--
55 Commander Starlight
http://home.comcast.net/~njnagel

studeclunker
11-13-2006, 10:32 PM
the funny squiggley thing at the end of a sentence is usually referred to as a QUESTION MARK gentlemen. I was asking a question.


quote:Isn't the MC on a 64 Hawk on the firewall?

And I suppose the answer is no. One learns something every day...:D

http://i16.photobucket.com/albums/b18/Studeclunker/studebaby/54wagonblue-2.jpghttp://i16.photobucket.com/albums/b18/Studeclunker/studebaby/red54wagon-1.jpg
Lotsa Larks!
K.I.S.S. Keep It Simple Studebaker!
Ron Smith

Swifster
11-13-2006, 10:54 PM
Sean, welcome! If the car hasn't been started in quite some time, I'd drain the gas tank and flush the fuel system. To get the car started, you may need to rebuild the carb, or you may not. There are a lot of things that will depend on how well the rubber seals/gaskets have held up over time. This is especially true of the brake system.

Learning how to work on older cars isn't hard, but it does take a slightly different mind set. Setting points, replacing condenser and rotor, adjusting carbs, etc., are not that hard, but it's something to get used to. Very low tech (but effective). Make sure you have a hand vacuum pump so that you can make sure the vacuum advance is still operational. Find someone who has a good, old fashioned timing light for setting the timing.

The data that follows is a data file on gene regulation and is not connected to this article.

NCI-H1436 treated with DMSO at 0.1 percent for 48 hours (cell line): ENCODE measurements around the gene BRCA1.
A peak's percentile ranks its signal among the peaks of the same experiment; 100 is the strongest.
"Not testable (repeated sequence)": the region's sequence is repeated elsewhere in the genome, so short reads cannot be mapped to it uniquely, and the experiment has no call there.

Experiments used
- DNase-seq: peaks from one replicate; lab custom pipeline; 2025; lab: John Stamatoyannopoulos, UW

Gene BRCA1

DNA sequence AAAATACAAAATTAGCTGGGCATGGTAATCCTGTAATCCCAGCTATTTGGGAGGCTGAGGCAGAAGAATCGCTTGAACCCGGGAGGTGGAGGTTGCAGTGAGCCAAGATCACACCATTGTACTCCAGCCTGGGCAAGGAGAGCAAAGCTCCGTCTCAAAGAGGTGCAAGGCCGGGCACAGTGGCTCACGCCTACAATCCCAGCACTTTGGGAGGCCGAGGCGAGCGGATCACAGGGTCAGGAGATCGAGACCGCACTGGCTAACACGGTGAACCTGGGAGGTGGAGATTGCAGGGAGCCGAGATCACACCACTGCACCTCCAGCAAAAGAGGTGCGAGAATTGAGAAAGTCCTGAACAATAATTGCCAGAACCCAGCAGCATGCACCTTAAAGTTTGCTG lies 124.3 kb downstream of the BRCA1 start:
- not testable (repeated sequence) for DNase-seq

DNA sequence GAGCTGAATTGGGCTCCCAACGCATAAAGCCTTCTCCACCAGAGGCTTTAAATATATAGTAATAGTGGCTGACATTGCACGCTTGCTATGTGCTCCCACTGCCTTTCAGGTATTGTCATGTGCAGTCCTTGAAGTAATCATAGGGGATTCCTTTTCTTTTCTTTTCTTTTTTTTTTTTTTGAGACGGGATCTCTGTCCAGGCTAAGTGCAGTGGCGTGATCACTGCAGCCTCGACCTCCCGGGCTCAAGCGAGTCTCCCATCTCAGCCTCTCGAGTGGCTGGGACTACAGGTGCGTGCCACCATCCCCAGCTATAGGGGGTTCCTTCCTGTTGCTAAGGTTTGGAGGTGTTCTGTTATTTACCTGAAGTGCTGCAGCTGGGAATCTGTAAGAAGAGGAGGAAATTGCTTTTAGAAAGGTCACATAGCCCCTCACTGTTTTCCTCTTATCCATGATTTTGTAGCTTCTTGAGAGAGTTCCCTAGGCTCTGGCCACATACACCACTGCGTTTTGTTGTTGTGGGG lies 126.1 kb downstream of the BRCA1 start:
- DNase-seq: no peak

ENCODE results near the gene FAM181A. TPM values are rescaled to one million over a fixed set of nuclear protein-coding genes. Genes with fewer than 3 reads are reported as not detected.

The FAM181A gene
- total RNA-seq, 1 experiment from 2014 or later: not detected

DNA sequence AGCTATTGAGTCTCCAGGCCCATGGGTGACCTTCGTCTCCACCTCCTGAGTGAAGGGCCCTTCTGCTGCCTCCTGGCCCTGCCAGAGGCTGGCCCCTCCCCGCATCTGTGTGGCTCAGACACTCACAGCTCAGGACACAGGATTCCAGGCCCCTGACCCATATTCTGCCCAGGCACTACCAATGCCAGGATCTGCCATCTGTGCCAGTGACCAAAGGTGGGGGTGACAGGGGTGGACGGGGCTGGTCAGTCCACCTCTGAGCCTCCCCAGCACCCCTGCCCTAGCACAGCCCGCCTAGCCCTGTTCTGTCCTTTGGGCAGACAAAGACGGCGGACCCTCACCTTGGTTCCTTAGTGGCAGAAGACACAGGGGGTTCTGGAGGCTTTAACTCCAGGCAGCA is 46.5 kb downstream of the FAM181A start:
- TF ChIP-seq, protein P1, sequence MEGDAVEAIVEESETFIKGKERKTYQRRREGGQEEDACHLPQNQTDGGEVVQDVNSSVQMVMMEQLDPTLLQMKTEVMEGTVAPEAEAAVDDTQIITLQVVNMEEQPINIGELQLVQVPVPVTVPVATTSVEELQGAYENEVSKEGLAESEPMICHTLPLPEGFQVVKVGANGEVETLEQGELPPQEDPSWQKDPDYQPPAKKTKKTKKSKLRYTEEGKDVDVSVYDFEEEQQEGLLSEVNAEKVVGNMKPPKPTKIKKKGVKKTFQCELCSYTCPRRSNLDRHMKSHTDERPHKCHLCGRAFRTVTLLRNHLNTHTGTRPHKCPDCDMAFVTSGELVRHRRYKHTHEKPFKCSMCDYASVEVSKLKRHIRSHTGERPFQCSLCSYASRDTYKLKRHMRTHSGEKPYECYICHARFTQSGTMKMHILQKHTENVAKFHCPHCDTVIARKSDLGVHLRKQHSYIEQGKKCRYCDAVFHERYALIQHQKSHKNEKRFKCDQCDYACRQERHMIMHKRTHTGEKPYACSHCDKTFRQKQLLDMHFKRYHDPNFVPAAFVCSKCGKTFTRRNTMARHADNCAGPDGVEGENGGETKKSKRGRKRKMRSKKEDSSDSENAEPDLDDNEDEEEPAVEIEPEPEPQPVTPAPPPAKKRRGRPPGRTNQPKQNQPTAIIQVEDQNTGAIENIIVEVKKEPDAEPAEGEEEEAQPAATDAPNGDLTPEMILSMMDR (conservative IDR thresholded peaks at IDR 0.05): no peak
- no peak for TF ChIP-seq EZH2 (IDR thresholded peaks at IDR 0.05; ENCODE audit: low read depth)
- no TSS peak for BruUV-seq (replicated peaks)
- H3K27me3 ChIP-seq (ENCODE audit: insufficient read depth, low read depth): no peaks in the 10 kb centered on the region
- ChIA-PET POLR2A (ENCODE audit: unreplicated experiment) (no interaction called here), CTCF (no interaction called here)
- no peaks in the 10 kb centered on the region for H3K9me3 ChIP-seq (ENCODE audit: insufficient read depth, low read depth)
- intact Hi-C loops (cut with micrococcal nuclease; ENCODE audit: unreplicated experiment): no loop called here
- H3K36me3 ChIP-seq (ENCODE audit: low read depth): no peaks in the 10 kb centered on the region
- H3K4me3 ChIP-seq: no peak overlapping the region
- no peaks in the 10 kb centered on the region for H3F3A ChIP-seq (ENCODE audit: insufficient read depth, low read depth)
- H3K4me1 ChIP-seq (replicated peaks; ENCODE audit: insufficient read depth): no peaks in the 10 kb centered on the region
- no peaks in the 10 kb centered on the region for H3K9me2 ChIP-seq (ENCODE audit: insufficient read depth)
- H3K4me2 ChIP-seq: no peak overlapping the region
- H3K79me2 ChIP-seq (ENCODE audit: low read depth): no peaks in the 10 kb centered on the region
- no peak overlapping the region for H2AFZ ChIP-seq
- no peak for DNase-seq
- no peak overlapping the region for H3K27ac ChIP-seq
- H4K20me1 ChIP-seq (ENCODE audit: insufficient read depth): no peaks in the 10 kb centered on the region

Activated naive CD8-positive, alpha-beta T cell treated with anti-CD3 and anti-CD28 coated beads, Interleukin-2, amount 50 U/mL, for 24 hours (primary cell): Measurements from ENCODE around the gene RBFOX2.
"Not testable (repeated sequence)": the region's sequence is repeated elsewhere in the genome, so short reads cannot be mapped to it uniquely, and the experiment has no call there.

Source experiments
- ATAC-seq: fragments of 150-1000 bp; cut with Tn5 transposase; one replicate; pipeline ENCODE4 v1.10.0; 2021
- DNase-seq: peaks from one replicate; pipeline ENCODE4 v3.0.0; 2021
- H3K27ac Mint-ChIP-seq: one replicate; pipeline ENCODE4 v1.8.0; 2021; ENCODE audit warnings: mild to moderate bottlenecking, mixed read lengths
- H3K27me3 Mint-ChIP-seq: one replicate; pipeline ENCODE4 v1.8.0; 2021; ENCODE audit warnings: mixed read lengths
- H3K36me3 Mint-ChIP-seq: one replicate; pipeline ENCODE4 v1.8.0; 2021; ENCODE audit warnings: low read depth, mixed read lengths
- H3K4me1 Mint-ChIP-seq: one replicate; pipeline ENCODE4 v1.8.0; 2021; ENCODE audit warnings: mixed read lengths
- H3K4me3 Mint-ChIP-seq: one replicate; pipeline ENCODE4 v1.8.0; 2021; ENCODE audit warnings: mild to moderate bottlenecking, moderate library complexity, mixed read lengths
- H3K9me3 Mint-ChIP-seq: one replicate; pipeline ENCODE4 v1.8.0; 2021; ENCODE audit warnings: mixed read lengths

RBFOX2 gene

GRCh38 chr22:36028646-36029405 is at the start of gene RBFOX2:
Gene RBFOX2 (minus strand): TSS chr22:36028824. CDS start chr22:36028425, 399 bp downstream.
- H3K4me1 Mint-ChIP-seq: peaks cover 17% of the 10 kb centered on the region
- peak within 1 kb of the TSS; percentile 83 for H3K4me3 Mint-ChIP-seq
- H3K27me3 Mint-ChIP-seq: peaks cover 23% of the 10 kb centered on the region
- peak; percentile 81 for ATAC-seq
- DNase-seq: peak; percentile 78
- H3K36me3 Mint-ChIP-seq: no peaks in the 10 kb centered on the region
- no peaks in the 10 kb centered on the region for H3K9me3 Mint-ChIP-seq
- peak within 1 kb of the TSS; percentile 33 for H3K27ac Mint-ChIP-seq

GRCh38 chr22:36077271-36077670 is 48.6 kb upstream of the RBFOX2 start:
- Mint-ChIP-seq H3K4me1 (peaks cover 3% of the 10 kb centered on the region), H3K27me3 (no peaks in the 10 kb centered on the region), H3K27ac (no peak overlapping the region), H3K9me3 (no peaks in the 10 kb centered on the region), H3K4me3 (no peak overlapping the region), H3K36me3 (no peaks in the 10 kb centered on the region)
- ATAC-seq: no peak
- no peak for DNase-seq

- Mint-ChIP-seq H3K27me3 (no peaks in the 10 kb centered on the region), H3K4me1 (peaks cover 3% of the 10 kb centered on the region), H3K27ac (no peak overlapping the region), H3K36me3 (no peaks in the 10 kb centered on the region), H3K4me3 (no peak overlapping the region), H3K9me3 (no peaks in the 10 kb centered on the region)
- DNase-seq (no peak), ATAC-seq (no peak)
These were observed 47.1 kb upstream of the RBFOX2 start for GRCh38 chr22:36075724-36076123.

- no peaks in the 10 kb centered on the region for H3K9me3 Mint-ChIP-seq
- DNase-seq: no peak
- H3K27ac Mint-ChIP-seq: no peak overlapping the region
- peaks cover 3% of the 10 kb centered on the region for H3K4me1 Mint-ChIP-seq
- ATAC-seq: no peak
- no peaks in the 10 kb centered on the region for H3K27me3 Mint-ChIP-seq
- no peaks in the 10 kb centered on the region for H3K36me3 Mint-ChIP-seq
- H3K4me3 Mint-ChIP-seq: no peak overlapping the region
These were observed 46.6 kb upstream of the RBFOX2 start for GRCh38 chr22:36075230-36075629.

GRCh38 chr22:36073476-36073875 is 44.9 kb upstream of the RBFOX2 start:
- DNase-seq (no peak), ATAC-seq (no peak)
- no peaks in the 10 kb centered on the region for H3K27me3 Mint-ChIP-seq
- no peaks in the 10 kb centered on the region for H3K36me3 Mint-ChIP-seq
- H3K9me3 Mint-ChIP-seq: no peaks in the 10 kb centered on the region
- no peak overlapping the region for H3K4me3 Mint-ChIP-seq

You'll need to get a drum puller for the brakes so that you don't damage the drums. You'll most likely need a full set of wheel cylinders and brake (flex) hoses. I'd completely flush the brake system too.

Good luck with your project.

p.s., as mentioned it's a good idea to get the shop manuals for the specs, procedures, part numbers, etc. Classic Manuals will sell the complete set of CD-Rom for $25. Go to http://grogansports.com/satsoft/products/59-64Stude.html and see what comes with. It's good to have the parts manuals because most, if not all Stude vendors stock their parts by the factory part number. Quite a bit of stuff is still available.

---------------------------------------------------------------------------------------------------
Tom - Lakeland, FL

1964 Studebaker Daytona

Michigan Speed - www.michiganspeed.com
Club Hot Rod - www.clubhotrod.com
LS1 Tech - www.ls1tech.com

GTtim
11-13-2006, 10:57 PM
1. What type of motor oil my 289 engine will use? Is there a specific brand for it?
2. What type of tranny oil my auto transmission require?
3. What type of battery the car uses?
4. What type of spark plug wires and does any auto parts carries them?
5. What are the proceedures on hooking up a battery
6 What are the proceedures in engine timing afte installing new plugs and wires and distributor cap?
7. Can someone show me a diagram for the vacuum hoses, if equipped?


Sean


Sean Rich D. Villariasa
[/quote]

It seems most of these questions have been answered....except
--the auto transmissions use Dexron or Type F fluid. Either one is fine, type F gives firmer shifts. Remember to drain the fluid from the torque converter. The drain plug is accessed through the hole in the bottom of the bell housing.
--time the engine to the IGN mark on the damper. That is for the garden variety engine, if you don't see that mark you could have a higer performance engine option. Post here with the engine number (stamped on the top front of block, drivers side) for more clarification.
--For engines that have not been used for a number of years it is wise to remove the valve covers when first tuning over the engine by hand, to verify that none of the valves ares stuck.
Good luck and keep us posted.

Tim K.
'64 R2 GT Hawk